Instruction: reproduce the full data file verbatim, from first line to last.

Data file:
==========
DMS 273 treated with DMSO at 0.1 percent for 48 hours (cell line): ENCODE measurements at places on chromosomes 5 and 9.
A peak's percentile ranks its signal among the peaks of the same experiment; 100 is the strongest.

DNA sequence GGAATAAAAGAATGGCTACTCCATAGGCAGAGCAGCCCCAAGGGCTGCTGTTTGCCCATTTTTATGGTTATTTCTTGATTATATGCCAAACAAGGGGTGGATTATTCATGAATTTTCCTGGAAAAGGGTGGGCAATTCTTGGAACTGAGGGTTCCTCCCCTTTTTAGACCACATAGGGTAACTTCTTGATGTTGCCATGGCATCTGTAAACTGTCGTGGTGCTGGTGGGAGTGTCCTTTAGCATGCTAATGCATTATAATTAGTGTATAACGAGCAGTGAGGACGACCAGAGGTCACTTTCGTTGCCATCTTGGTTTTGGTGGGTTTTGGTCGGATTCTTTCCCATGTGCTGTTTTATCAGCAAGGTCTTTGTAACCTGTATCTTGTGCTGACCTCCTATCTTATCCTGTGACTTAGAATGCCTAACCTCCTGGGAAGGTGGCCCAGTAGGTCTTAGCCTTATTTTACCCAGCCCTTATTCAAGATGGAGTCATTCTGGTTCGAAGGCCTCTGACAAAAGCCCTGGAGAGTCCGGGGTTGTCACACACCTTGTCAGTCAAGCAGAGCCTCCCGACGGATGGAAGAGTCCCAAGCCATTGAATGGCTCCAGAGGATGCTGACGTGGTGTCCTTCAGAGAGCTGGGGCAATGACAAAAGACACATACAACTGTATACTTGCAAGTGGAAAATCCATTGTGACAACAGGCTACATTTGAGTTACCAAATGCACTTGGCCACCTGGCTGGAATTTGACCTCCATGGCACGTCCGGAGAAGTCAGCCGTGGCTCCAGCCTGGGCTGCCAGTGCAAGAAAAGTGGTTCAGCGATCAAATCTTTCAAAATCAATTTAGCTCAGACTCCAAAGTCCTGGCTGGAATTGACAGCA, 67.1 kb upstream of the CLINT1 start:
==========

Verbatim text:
DMS 273 treated with DMSO at 0.1 percent for 48 hours (cell line): ENCODE measurements at places on chromosomes 5 and 9.
A peak's percentile ranks its signal among the peaks of the same experiment; 100 is the strongest.

DNA sequence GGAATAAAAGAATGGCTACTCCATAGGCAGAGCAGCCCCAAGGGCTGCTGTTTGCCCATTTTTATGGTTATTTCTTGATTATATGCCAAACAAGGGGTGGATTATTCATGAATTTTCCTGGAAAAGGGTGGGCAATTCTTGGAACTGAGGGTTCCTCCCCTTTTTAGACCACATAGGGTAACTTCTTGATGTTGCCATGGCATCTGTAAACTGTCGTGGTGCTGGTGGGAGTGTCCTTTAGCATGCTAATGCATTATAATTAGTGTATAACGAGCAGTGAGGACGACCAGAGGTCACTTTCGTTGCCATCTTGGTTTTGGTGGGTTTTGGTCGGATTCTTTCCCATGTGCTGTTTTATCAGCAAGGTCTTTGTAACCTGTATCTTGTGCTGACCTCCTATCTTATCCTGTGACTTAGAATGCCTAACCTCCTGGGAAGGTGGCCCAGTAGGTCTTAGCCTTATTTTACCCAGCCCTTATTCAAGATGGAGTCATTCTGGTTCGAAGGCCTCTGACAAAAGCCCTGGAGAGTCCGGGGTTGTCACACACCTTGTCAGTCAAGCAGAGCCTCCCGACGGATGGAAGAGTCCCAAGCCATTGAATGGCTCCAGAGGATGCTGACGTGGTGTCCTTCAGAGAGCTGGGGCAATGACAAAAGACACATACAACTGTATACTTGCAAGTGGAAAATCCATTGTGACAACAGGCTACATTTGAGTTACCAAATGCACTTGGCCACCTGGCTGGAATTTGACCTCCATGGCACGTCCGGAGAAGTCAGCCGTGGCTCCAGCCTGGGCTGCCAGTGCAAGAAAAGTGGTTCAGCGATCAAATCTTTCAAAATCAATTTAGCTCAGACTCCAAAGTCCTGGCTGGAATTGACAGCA, 67.1 kb upstream of the CLINT1 start: